Mozilla is in the process of pushing Firefox 9 out to users on its release channel, about six weeks after the release of Firefox 8. The major stated improvement to Firefox 9 is what Mozilla calls the Type Inference for JavaScript, which it says improves performance up to 30 percent in some benchmarks. To test this, I ran a few quick SunSpider tests to compare performance to older versions of Firefox and current versions of Chrome and Safari. These tests were run on a 2010 iMac running OS X 10.7.2 with all updates installed and are only meant to measure relative performance between browsers running on the same computer.

Update: We've also run Kraken 1.1 and the v8 Benchmark Suite version 6 on the same browsers - these numbers come a bit closer to realizing the 30 percent improvement over version 8, while even more conclusively demonstrating how far Firefox has come since version 3.6.

SunSpider 0.9.1 JavaScript Performance

v8 Benchmark Suite, Version 6

Kraken JavaScript Benchmark 1.1

In a standard SunSpider run, Firefox 9 is consistently faster than Firefox 8, but not by anywhere near 30 percent (bearing in mind, of course, that this is just one synthetic benchmark among many). Also note that JavaScript numbers are just one facet of performance - while Safari edges out Firefox 9, to me it seemed a bit slower than both Firefox and Chrome when launching and loading pages. All current browsers completely wipe the floor with Firefox 3.6, both in JavaScript numbers and in apparent speed, so whatever you use you're going to be browsing much faster than you could at the beginning of the year. Increased competition has clearly been good for the browser market.

Firefox 9 also brings two-finger navigation to users running OS X Lion - swiping left on a multitouch device will go back, and swiping right will go forward. Safari and Chrome have already implemented this feature, and while the functionality is the same in Firefox, those browsers include visual cues (arrows in Chrome, a visual sliding of the page in Safari) to let you know that you're doing it, visual feedback that I find helpful. There's still no support for fullscreen mode, though plugins exist to give this functionality to those who want it.

The rest of the improvements can be found in the usual laundry list of small security and bug fixes (including one I had run into where attachments wouldn't download properly when using the Outlook Web App - useful information for shops running an Exchange server). You can get the new browser by using Firefox's built-in updater or by visiting getfirefox.com.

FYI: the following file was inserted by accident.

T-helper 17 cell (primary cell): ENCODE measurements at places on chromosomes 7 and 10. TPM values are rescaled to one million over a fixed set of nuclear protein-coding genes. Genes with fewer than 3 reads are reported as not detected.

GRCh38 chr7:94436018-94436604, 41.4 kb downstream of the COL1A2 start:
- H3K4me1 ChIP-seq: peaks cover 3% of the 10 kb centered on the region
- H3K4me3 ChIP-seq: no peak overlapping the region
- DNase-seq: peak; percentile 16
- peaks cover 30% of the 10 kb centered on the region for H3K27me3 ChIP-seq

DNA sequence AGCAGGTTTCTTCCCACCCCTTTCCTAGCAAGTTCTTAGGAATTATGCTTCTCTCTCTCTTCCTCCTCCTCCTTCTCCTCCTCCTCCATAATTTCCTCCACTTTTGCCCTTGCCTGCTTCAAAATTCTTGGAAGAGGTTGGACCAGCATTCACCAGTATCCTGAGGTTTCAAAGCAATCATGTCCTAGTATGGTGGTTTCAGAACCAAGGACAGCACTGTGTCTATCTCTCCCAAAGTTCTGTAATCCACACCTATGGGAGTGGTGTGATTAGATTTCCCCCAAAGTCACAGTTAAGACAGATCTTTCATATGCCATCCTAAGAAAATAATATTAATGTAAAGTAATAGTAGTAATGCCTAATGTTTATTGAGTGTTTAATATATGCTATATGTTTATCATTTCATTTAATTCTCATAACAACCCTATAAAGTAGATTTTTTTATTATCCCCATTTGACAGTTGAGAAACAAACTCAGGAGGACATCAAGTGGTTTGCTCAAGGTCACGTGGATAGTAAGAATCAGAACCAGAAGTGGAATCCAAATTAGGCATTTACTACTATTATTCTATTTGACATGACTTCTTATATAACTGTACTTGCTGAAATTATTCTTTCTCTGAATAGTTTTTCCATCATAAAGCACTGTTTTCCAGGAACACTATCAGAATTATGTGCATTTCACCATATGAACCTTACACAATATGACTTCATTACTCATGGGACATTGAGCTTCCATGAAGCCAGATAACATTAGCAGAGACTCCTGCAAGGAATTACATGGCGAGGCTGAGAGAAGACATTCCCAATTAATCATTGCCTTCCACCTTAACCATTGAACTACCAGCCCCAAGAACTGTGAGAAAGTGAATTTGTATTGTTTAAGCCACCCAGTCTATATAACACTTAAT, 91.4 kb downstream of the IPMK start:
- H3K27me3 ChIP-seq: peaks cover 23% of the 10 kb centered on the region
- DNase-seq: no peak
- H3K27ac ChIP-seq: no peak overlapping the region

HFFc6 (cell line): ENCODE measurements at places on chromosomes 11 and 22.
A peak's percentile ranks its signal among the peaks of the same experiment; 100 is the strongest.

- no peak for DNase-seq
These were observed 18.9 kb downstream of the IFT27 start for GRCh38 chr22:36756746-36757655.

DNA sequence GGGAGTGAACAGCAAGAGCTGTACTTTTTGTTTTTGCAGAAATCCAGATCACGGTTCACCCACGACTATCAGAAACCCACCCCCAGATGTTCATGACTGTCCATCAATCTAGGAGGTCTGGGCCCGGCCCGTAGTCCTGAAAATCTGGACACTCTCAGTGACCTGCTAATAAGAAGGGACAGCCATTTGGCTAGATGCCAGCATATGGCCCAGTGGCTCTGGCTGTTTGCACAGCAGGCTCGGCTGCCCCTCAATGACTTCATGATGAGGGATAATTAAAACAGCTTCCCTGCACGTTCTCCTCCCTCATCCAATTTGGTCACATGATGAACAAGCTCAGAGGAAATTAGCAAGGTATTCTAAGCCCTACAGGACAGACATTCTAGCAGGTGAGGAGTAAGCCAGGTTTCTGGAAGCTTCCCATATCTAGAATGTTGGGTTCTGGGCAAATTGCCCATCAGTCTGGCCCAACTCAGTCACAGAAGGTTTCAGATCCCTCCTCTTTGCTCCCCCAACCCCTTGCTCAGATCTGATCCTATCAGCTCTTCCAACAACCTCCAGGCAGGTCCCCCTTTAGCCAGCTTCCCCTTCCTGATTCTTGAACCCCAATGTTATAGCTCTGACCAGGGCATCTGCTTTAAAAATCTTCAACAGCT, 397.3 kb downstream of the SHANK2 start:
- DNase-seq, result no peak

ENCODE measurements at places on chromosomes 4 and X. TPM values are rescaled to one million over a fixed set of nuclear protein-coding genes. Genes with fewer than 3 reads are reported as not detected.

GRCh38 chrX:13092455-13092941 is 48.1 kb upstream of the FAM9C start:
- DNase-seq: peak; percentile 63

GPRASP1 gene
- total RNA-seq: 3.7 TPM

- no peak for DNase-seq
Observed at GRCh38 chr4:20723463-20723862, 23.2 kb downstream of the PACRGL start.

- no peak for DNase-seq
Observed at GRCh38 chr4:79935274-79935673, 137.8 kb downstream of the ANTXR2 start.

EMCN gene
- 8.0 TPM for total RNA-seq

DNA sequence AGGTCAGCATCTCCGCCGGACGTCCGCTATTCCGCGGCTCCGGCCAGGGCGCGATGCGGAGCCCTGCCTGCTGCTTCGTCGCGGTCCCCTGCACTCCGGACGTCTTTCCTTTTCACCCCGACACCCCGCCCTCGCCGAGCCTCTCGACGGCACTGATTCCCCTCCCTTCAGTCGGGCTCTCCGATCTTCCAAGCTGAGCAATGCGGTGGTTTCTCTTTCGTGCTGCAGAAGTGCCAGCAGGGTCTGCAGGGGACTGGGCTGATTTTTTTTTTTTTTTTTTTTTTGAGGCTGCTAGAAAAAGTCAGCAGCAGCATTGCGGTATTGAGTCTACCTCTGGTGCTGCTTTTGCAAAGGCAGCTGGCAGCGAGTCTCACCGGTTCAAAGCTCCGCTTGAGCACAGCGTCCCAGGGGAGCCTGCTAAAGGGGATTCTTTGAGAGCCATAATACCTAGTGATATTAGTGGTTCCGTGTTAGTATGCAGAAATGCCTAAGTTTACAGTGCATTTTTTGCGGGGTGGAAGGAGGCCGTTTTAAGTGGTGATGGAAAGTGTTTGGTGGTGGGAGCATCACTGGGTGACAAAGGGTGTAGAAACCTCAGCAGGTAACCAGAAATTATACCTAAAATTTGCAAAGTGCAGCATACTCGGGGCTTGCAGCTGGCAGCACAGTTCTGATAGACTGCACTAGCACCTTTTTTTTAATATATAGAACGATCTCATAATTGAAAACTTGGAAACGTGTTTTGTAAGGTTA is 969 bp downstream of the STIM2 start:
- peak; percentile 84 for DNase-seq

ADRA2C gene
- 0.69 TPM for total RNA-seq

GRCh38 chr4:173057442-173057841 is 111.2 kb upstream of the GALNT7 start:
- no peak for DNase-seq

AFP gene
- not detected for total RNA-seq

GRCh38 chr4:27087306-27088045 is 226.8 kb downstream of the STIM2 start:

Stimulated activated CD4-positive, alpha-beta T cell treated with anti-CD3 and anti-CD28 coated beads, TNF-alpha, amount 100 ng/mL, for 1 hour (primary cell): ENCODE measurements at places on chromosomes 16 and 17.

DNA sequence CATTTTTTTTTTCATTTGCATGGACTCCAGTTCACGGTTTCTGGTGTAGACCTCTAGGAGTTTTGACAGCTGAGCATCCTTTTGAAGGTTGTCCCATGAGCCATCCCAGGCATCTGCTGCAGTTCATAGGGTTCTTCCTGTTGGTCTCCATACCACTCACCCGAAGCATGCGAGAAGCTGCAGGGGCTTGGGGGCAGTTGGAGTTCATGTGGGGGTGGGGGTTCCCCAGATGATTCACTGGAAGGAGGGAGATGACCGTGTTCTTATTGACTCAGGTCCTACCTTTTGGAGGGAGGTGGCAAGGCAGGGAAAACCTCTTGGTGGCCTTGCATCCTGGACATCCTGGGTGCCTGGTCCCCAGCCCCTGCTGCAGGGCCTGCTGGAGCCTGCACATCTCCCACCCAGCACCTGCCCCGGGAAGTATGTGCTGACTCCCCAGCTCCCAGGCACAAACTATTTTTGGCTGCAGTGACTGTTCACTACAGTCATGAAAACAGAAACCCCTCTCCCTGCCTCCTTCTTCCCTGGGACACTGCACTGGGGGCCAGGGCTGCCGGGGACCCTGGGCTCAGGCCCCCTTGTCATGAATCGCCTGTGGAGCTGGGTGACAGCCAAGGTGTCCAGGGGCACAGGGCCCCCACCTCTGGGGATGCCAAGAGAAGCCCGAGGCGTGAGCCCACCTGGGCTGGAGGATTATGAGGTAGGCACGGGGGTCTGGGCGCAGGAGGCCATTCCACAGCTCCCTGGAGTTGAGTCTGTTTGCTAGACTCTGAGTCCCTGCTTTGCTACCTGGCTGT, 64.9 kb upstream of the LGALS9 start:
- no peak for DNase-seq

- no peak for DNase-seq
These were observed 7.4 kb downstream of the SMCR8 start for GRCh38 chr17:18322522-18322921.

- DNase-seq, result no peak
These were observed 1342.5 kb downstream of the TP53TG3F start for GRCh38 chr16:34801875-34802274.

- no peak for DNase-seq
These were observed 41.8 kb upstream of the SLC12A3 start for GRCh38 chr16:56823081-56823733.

Note: At the moment, Mozilla says that it's not pushing Firefox 9 out to OS X and Linux users automatically because of "a possible issue affecting a small number of users." We'll keep an eye on this and update the post as events progress.

Source: Mozilla

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  • arjuna1 - Wednesday, December 21, 2011 - link

    Mozilla Nightly gets x64 builds and daily updates. Reply
  • Andrew.a.cunningham - Wednesday, December 21, 2011 - link

    Which is awesome! And I'm looking forward to 64-bit browsers becoming commonplace now that 64-bit Flash finally exists.

    However, most people need something more reliable and stable than nightly builds - you and I are probably comfortable working around any inconveniences that pop up, but that doesn't cover everyone. Enough people are up in arms about the new rapid update process as it is.
    Reply
  • arjuna1 - Wednesday, December 21, 2011 - link

    one of the nicest replies from AT staff I've seen, keep it up! Reply
  • Andrew.a.cunningham - Wednesday, December 21, 2011 - link

    Sure thing! Thanks for reading! Reply
  • GTVic - Thursday, December 22, 2011 - link

    What does a 64-bit browser have to do with 64-bit flash? Reply
  • GTVic - Thursday, December 22, 2011 - link

    Never mind, thought you were talking about flash memory. Reply
  • tipoo - Wednesday, December 21, 2011 - link

    Palemoon has stable 64 bit versions of Firefox. Its just Firefox recompiled for newer instruction sets like SSE2 and optional 64 bit. No reason not to use it IMO, its just as stable as Firefox stable 32 bit. Reply
  • arjuna1 - Wednesday, December 21, 2011 - link

    Honestly, I've yet to have a single problem with Nightly x64, apart from last night when I had to kill the process, but then again, that's one occasion against the countless times I have had to do that with Firefox.

    Hopefully at some point in time Palemoon's improvements will be integrated into the main sources .
    Reply
  • tipoo - Wednesday, December 21, 2011 - link

    I hope so too. They are slowing down how fast it could be to appease the single digit percentage of their install base without processors with more modern instructions, there's a time you just have to say this is the cut off like for older systems, and forge ahead. SSE2 isn't even that new, I hope Firefox goes with the newer instruction sets and Palemoon goes with the latest ones like 4.1, 4.2, 5, and whatever else is out by then. Reply
  • DanNeely - Wednesday, December 21, 2011 - link

    How hard are you using your browser? Most of the people I know with FF32 issues are using dozens to hundreds of open tabs; and large numbers of extensions (or ones like Firebug that leak badly). Reply

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